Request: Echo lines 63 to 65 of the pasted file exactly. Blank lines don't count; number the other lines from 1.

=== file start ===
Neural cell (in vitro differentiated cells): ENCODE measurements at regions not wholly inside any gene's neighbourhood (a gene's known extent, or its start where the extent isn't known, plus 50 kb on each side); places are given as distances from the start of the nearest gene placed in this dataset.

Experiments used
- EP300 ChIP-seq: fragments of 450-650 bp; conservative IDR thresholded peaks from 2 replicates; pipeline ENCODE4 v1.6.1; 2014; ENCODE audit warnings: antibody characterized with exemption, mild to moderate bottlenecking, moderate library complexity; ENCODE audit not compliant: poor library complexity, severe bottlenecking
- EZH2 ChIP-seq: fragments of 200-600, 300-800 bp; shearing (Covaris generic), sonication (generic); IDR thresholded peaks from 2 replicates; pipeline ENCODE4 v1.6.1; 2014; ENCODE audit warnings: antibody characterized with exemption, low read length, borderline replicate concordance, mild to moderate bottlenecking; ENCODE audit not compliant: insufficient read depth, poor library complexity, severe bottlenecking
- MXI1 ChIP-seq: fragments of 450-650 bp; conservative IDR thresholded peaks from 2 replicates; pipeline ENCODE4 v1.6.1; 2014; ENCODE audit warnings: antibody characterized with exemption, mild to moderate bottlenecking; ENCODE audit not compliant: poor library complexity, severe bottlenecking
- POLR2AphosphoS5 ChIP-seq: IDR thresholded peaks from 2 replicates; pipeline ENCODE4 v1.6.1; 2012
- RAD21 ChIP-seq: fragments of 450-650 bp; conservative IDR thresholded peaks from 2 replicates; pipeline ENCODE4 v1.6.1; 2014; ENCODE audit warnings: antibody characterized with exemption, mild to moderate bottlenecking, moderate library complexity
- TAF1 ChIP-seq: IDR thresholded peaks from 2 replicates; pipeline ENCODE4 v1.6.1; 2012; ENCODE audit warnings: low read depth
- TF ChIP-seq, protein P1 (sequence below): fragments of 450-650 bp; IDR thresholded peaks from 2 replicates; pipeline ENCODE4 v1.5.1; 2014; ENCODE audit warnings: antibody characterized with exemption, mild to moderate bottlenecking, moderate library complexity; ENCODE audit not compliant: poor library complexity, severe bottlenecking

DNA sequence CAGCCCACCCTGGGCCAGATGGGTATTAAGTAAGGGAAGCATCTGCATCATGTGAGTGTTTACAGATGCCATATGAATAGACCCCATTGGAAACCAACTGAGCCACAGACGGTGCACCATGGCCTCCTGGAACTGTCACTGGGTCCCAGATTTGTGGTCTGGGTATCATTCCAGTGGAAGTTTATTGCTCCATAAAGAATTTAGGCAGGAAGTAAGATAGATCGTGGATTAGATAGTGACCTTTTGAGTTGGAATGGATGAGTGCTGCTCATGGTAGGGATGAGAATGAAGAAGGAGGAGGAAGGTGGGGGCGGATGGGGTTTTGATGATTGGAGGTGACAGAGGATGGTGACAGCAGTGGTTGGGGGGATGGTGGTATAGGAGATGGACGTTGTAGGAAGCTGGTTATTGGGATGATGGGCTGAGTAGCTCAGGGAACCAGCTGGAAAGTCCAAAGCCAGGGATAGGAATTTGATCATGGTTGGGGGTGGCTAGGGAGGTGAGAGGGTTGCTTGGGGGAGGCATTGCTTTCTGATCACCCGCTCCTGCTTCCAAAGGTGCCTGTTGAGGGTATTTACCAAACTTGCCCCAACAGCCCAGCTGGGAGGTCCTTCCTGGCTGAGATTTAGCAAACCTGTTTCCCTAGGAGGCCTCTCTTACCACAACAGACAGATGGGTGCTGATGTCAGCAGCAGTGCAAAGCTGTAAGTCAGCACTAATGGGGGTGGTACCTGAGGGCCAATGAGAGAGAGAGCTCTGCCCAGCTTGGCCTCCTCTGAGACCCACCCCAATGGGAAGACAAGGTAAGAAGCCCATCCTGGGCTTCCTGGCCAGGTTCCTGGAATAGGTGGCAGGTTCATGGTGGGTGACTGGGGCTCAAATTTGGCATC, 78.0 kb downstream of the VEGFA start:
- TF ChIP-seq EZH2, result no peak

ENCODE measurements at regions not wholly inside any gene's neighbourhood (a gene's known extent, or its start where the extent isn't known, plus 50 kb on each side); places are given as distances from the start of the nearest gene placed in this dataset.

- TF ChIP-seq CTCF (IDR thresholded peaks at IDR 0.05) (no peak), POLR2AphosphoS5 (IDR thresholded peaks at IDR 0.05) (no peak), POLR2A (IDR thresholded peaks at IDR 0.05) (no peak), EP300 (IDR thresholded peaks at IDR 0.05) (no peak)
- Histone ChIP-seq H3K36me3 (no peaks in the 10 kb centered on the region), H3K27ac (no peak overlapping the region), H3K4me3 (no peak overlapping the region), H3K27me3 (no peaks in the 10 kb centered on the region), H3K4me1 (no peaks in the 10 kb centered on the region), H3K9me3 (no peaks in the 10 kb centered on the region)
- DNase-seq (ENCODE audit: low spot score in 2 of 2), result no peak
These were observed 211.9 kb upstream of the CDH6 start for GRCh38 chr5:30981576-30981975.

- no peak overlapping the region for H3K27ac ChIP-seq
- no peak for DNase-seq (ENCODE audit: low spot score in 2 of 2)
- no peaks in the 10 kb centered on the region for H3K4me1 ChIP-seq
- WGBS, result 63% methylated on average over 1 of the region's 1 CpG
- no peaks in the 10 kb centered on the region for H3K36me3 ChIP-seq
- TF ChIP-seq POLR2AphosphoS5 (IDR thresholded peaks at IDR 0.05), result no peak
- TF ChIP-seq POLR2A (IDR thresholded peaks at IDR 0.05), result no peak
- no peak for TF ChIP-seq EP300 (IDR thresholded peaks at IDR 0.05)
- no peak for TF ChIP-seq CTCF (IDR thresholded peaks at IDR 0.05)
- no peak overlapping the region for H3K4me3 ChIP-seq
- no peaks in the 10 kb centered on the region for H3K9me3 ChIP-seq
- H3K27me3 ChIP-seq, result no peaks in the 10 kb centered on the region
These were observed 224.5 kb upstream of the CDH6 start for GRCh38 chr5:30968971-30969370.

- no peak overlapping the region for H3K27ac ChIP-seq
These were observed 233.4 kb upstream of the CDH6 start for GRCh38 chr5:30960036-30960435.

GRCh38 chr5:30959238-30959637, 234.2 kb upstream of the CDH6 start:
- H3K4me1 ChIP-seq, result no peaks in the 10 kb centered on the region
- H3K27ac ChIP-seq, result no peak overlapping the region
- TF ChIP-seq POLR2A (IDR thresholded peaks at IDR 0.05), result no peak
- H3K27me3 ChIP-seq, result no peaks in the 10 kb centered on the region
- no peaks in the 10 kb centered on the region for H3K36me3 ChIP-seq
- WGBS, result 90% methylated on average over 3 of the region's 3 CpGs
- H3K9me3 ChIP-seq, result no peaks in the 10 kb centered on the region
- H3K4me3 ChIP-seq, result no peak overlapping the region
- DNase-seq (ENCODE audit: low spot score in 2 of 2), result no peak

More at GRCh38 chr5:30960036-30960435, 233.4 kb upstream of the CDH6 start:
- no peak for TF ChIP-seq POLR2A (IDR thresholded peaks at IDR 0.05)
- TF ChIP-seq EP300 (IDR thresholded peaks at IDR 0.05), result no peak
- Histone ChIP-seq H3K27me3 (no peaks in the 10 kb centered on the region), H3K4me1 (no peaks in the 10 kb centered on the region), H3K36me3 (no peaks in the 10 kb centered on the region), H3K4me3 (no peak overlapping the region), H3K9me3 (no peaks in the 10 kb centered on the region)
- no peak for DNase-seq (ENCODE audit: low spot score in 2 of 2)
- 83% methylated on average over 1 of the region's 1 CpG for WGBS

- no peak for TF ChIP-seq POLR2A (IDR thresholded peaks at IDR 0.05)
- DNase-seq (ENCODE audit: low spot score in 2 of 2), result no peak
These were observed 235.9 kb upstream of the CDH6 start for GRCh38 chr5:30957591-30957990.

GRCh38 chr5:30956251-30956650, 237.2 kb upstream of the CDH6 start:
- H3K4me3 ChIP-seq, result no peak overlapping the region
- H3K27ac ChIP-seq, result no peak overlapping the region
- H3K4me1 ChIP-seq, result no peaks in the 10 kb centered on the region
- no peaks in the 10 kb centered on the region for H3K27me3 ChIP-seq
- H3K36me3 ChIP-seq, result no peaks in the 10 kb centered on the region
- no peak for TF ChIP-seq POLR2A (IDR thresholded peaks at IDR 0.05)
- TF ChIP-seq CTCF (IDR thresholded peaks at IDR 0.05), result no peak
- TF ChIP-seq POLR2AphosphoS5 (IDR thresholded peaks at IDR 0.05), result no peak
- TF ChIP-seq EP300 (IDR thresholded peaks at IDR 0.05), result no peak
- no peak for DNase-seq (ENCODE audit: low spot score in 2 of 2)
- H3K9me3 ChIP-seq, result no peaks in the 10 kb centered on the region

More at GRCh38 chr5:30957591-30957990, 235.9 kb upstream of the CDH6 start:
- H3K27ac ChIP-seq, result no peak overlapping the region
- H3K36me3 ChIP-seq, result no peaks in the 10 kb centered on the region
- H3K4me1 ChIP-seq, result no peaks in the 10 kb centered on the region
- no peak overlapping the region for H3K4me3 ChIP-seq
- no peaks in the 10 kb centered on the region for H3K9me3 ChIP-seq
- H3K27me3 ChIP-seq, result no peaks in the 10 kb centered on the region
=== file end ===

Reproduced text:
More at GRCh38 chr5:30957591-30957990, 235.9 kb upstream of the CDH6 start:
- H3K27ac ChIP-seq, result no peak overlapping the region
- H3K36me3 ChIP-seq, result no peaks in the 10 kb centered on the region